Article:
Saturday, December 1, 2012

Design Tips: Vector Vs. Raster

Graphic Design can be a fickle thing. One minute you are designing an awesome logo, right, for business cards. Then, the client loves it so much that they want to put it on a billboard! Awesome right?
Well, it could go both ways. Did you create it in Photoshop, or Illustrator? (Photoshop can do some vector, but I'm generalizing here.) 

Chances are, if you created it in Photoshop, it isn't going to work and you are going to have to start alllllll over. Unless of course you started working at the size of the billboard. (Quick tip: Always, always easier to design larger and scale down than the other way!)

If you created it in Illustrator, you are good to go!

But why does it matter?

The difference is in two words: Raster and Vector.

Basically, these are both ways of how your artwork is created. 

The top picture on my above collage is Raster. You may remember it from my Fall Palette post. Raster is a grid of colors that make up the pieces of your artwork. All those squares of color make up larger spots of color and so on. These squares make up your DPI, or PPI. In Raster, the DPI is very important because that is how many squares you have in a given inch. (DPI = Dots Per Inch, also called PPI, or points per inch). The more squares, the more seamless the transition from color to color, which makes the image look sharp. The problem with this system is that if you create small artwork and then need to resize it, instead of have a bunch of tiny boxes with almost seamless color, you are just enlarging the boxes, making the once seamless color look boxy and pixelated. Make sense?

I hope so. That took a lot of thought to explain.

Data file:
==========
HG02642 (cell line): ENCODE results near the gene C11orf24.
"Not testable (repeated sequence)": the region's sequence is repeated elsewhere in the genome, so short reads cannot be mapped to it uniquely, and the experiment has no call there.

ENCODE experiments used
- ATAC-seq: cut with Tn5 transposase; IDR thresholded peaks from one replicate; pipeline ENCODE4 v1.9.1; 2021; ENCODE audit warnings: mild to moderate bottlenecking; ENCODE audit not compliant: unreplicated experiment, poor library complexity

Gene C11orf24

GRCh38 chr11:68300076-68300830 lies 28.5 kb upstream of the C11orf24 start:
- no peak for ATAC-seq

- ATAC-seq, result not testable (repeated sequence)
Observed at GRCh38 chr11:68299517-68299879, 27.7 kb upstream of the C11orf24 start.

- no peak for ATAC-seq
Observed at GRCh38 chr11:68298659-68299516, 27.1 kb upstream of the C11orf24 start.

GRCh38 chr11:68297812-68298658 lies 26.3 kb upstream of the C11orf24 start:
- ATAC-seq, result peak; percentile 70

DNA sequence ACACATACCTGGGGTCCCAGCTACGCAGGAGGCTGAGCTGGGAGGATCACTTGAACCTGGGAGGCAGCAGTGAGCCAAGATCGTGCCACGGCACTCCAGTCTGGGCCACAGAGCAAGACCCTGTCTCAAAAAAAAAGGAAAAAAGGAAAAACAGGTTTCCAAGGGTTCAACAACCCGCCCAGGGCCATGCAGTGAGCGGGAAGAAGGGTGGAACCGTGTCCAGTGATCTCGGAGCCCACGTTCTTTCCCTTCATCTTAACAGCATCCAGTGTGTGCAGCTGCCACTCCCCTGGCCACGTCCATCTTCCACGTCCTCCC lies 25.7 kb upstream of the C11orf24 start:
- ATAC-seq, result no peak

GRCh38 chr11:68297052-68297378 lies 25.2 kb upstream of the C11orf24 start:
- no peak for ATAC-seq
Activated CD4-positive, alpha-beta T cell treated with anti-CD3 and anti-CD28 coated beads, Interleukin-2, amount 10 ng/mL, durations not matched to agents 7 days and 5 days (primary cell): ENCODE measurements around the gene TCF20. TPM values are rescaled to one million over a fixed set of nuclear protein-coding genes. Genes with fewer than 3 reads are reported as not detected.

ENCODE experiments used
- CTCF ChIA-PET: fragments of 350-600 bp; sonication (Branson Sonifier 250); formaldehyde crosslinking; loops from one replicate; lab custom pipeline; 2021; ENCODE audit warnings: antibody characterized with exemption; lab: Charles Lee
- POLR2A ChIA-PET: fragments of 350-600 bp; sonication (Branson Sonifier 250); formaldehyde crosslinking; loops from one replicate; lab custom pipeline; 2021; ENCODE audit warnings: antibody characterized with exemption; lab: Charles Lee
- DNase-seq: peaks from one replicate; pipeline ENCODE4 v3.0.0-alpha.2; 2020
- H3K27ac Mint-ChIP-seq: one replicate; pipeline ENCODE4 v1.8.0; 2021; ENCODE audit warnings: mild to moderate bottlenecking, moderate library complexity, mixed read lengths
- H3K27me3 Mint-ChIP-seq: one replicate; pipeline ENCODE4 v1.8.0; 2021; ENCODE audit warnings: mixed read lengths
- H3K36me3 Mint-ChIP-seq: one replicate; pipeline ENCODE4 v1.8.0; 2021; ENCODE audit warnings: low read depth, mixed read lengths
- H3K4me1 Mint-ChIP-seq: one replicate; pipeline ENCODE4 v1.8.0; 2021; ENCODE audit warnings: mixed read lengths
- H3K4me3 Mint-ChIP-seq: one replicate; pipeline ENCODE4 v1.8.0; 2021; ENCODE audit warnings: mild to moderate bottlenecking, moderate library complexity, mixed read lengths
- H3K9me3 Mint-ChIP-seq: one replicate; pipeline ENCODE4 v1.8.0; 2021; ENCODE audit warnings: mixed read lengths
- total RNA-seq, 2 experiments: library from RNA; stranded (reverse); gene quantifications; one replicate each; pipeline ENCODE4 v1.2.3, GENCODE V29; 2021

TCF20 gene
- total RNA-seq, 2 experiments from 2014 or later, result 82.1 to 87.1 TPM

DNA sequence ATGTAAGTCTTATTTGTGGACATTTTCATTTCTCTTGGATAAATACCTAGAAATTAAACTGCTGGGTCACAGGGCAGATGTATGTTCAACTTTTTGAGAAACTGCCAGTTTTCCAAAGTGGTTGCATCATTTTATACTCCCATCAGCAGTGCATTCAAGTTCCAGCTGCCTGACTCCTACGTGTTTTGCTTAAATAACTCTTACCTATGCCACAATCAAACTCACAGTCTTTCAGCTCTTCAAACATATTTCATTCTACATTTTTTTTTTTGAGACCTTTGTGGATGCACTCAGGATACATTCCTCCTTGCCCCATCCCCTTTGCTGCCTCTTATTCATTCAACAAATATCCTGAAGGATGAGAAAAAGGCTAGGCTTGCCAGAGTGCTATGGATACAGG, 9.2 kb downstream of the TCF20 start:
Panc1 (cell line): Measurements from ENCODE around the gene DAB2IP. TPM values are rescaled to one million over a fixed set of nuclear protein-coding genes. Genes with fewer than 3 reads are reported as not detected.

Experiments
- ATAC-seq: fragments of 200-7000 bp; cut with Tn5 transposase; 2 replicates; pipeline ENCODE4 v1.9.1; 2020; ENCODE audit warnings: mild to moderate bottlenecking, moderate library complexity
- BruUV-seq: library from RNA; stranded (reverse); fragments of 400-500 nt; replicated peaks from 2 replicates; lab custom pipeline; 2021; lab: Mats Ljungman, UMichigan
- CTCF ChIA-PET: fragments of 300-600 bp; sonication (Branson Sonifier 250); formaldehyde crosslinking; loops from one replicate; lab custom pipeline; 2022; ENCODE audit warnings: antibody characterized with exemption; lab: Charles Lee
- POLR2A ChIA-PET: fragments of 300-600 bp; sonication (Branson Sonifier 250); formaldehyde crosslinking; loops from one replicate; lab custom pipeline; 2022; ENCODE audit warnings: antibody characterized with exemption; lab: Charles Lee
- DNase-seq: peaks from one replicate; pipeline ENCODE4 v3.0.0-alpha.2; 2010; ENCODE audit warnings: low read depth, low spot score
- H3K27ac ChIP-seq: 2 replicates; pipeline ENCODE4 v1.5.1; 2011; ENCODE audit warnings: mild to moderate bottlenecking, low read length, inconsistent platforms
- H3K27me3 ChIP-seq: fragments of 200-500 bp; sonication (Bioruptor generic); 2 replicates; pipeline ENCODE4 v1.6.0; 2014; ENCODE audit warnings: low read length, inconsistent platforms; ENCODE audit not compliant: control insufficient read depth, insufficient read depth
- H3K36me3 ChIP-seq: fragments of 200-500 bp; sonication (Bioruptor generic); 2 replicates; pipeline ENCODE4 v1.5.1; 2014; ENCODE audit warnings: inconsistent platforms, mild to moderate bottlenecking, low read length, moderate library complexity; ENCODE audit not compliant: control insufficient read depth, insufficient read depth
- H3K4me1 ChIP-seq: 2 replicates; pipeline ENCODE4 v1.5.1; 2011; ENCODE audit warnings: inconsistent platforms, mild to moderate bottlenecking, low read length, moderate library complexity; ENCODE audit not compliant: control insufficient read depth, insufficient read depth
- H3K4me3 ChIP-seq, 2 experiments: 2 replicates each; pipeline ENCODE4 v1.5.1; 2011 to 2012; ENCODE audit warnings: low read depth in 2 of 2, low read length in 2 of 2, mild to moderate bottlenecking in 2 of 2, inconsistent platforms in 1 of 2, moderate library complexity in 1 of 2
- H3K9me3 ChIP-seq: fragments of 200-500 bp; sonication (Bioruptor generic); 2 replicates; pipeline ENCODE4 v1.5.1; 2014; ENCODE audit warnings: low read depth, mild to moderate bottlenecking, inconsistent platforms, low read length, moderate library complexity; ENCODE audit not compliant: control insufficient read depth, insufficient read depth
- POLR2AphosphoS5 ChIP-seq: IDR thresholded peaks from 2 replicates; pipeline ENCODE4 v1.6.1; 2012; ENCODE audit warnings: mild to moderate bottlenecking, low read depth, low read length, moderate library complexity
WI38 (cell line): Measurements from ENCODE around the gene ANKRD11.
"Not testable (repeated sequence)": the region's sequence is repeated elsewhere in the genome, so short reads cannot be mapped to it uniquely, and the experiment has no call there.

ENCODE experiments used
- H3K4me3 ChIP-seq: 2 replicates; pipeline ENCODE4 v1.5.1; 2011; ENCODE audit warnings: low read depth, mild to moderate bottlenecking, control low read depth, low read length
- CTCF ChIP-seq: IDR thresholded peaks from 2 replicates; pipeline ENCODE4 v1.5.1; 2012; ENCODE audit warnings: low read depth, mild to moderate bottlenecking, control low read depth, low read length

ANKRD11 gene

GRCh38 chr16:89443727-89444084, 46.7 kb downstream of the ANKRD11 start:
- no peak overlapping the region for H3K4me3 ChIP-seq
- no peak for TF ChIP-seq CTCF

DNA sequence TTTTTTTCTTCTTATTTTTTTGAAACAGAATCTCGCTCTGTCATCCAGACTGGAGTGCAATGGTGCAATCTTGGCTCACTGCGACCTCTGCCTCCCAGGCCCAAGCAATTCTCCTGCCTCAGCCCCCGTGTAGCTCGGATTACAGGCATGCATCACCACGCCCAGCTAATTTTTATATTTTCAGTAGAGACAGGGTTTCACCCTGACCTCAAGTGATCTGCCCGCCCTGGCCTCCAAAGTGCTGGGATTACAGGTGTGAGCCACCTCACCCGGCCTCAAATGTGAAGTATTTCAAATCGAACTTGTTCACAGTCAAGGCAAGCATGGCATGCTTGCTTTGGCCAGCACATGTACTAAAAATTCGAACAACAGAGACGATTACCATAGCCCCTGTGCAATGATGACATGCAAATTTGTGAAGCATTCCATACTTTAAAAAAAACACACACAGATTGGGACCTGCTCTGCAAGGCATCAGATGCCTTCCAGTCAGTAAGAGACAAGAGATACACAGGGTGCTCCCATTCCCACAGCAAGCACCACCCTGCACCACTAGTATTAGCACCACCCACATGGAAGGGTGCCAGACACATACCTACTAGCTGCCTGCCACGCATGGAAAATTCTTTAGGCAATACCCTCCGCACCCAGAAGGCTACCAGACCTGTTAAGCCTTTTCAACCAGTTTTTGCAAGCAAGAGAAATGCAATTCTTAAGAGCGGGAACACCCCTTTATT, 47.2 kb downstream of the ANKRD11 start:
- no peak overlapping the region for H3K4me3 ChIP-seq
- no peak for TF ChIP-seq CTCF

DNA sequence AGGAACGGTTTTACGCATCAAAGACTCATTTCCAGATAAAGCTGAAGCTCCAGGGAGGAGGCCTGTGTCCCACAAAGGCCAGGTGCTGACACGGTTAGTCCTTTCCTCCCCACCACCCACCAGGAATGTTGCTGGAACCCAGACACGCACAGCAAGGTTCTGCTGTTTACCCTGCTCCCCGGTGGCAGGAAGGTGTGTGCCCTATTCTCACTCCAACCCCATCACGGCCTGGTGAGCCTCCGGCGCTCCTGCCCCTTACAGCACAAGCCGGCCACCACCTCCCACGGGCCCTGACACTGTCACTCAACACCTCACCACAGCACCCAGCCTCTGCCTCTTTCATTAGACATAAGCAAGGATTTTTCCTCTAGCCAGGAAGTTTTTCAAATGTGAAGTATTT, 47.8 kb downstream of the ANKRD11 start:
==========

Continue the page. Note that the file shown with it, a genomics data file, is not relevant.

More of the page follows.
Vector is a little bit easier. Vector is basically created with mathematical equations. In the above picture, I show the points on the lines. Illustrator (or other Vector program) creates your artwork based on the equation of the distance between those two lines. When you enlarge your artwork that is vector, the equation is just multiplied exponentially, depending on how you scale it. Vector artwork can be rasterized, also, and has to be for some applications, but it is hard to vectorize rasterized artwork. It, in theory, has to be recreated.  If that makes sense.

Now, I'm not saying to never use raster artwork, or to kill Photoshop. None of that. (I love Photoshop!)
I'm just saying it has its place in certain applications. As does Illustrator.

Photos will not be vector. They could, but the files would be too massive for most computers. And it you would basically have to recreate it. 

And also, a lot of effects in Photoshop aren't available in Illustrator. Vector just can't create some of the same effects with the equations and what not. 

My advice to you is for applications like logo design: Create a vector logo. Or have one made for you, in either .EPS or .AI. A good designer should have no problem with that. And once you have that, if you need edits made in Photoshop, you can do so. But keep your vector file.

You may need it. 

But, chances are that if you are creating something for yourself, and you're not a graphic designer by trade, you probably won't ever see Illustrator. That's fine. A lot of designers go their whole lives without touching Illustrator. I am just pretty much a Illustrator fan girl. But if this situation sounds like you, my advice is to always create larger than what you need. Scale down. Always. If you are making your business card, I would say design at least a few times larger. Maybe if your business grows you will need a banner. And then that enlarged logo will be helpful.

I hope this helps. I hope I explained everything okay. As always, feel free to contact me, or leave comments and I will always get back to you!


1 comment:

  1. For beginners like me it`s very helpful i must say that these are like guidelines...


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